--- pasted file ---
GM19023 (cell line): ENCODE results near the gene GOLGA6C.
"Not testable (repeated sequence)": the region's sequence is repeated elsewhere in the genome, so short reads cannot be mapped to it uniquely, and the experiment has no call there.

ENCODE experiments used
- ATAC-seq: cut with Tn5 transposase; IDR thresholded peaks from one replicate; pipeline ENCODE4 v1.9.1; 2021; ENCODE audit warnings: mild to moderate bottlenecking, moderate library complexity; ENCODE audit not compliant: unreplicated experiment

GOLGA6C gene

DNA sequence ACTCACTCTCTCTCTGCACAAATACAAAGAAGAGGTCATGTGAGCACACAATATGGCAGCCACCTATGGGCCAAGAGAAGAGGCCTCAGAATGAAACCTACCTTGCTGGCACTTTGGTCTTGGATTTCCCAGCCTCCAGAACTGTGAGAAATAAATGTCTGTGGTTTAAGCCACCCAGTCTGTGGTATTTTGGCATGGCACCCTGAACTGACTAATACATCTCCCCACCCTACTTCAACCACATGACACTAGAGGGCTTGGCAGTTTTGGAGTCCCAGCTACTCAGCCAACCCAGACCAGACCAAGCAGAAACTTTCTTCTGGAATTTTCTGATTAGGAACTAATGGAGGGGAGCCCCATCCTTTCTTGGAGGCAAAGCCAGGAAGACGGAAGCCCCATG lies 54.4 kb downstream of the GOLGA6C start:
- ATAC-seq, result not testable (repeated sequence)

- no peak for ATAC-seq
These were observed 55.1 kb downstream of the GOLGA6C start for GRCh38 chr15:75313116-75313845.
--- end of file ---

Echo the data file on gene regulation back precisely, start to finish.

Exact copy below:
GM19023 (cell line): ENCODE results near the gene GOLGA6C.
"Not testable (repeated sequence)": the region's sequence is repeated elsewhere in the genome, so short reads cannot be mapped to it uniquely, and the experiment has no call there.

ENCODE experiments used
- ATAC-seq: cut with Tn5 transposase; IDR thresholded peaks from one replicate; pipeline ENCODE4 v1.9.1; 2021; ENCODE audit warnings: mild to moderate bottlenecking, moderate library complexity; ENCODE audit not compliant: unreplicated experiment

GOLGA6C gene

DNA sequence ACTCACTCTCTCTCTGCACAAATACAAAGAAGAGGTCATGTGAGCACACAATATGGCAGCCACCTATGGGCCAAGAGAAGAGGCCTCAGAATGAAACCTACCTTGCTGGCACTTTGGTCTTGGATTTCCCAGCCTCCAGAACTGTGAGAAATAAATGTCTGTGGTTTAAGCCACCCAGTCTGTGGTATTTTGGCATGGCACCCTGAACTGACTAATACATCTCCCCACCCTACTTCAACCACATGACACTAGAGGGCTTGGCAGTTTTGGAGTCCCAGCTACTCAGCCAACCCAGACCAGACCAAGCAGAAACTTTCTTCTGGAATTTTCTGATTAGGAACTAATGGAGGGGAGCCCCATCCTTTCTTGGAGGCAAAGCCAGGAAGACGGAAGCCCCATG lies 54.4 kb downstream of the GOLGA6C start:
- ATAC-seq, result not testable (repeated sequence)

- no peak for ATAC-seq
These were observed 55.1 kb downstream of the GOLGA6C start for GRCh38 chr15:75313116-75313845.